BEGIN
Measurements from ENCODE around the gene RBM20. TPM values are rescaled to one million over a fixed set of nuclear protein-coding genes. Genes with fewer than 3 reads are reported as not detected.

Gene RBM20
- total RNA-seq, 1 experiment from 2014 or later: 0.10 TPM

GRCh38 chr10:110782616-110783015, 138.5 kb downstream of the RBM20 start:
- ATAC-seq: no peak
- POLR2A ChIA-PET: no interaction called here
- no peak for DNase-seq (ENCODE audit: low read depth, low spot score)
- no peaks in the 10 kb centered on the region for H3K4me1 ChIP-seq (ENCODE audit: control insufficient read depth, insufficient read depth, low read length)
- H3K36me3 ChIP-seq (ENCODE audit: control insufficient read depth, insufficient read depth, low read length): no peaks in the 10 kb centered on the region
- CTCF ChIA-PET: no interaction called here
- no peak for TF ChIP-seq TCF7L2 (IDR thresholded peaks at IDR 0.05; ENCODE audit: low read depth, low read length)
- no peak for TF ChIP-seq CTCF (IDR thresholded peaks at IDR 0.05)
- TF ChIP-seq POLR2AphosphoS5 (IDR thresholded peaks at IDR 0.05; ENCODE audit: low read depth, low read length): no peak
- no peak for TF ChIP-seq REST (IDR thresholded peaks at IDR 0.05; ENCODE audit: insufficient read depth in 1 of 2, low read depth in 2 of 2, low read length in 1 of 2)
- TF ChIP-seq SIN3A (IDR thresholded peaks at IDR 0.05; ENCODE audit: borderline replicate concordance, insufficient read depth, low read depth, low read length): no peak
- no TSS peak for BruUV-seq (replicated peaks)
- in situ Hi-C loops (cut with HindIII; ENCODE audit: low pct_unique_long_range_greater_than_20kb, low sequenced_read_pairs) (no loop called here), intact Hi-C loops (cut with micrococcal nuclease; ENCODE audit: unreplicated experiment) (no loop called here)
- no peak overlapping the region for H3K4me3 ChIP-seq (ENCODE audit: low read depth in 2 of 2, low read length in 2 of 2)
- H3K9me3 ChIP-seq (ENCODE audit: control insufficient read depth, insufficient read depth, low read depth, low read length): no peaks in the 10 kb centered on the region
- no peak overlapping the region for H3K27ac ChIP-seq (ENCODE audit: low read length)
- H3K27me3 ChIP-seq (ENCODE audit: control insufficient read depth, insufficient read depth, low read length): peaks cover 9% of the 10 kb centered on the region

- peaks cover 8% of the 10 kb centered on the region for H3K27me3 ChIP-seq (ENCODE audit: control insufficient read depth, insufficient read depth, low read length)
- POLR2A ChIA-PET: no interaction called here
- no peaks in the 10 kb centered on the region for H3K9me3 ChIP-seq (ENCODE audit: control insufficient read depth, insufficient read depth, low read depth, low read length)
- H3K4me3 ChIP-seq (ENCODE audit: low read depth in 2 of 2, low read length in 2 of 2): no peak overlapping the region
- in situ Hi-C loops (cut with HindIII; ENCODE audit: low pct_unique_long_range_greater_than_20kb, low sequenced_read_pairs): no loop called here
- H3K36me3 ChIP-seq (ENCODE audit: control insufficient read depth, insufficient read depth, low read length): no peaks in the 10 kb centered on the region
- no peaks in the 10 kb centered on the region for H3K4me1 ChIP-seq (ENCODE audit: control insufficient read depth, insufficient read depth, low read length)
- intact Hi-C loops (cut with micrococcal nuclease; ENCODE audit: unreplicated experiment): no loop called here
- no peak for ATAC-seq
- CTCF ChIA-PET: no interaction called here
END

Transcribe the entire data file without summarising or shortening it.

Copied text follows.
Measurements from ENCODE around the gene RBM20. TPM values are rescaled to one million over a fixed set of nuclear protein-coding genes. Genes with fewer than 3 reads are reported as not detected.

Gene RBM20
- total RNA-seq, 1 experiment from 2014 or later: 0.10 TPM

GRCh38 chr10:110782616-110783015, 138.5 kb downstream of the RBM20 start:
- ATAC-seq: no peak
- POLR2A ChIA-PET: no interaction called here
- no peak for DNase-seq (ENCODE audit: low read depth, low spot score)
- no peaks in the 10 kb centered on the region for H3K4me1 ChIP-seq (ENCODE audit: control insufficient read depth, insufficient read depth, low read length)
- H3K36me3 ChIP-seq (ENCODE audit: control insufficient read depth, insufficient read depth, low read length): no peaks in the 10 kb centered on the region
- CTCF ChIA-PET: no interaction called here
- no peak for TF ChIP-seq TCF7L2 (IDR thresholded peaks at IDR 0.05; ENCODE audit: low read depth, low read length)
- no peak for TF ChIP-seq CTCF (IDR thresholded peaks at IDR 0.05)
- TF ChIP-seq POLR2AphosphoS5 (IDR thresholded peaks at IDR 0.05; ENCODE audit: low read depth, low read length): no peak
- no peak for TF ChIP-seq REST (IDR thresholded peaks at IDR 0.05; ENCODE audit: insufficient read depth in 1 of 2, low read depth in 2 of 2, low read length in 1 of 2)
- TF ChIP-seq SIN3A (IDR thresholded peaks at IDR 0.05; ENCODE audit: borderline replicate concordance, insufficient read depth, low read depth, low read length): no peak
- no TSS peak for BruUV-seq (replicated peaks)
- in situ Hi-C loops (cut with HindIII; ENCODE audit: low pct_unique_long_range_greater_than_20kb, low sequenced_read_pairs) (no loop called here), intact Hi-C loops (cut with micrococcal nuclease; ENCODE audit: unreplicated experiment) (no loop called here)
- no peak overlapping the region for H3K4me3 ChIP-seq (ENCODE audit: low read depth in 2 of 2, low read length in 2 of 2)
- H3K9me3 ChIP-seq (ENCODE audit: control insufficient read depth, insufficient read depth, low read depth, low read length): no peaks in the 10 kb centered on the region
- no peak overlapping the region for H3K27ac ChIP-seq (ENCODE audit: low read length)
- H3K27me3 ChIP-seq (ENCODE audit: control insufficient read depth, insufficient read depth, low read length): peaks cover 9% of the 10 kb centered on the region

- peaks cover 8% of the 10 kb centered on the region for H3K27me3 ChIP-seq (ENCODE audit: control insufficient read depth, insufficient read depth, low read length)
- POLR2A ChIA-PET: no interaction called here
- no peaks in the 10 kb centered on the region for H3K9me3 ChIP-seq (ENCODE audit: control insufficient read depth, insufficient read depth, low read depth, low read length)
- H3K4me3 ChIP-seq (ENCODE audit: low read depth in 2 of 2, low read length in 2 of 2): no peak overlapping the region
- in situ Hi-C loops (cut with HindIII; ENCODE audit: low pct_unique_long_range_greater_than_20kb, low sequenced_read_pairs): no loop called here
- H3K36me3 ChIP-seq (ENCODE audit: control insufficient read depth, insufficient read depth, low read length): no peaks in the 10 kb centered on the region
- no peaks in the 10 kb centered on the region for H3K4me1 ChIP-seq (ENCODE audit: control insufficient read depth, insufficient read depth, low read length)
- intact Hi-C loops (cut with micrococcal nuclease; ENCODE audit: unreplicated experiment): no loop called here
- no peak for ATAC-seq
- CTCF ChIA-PET: no interaction called here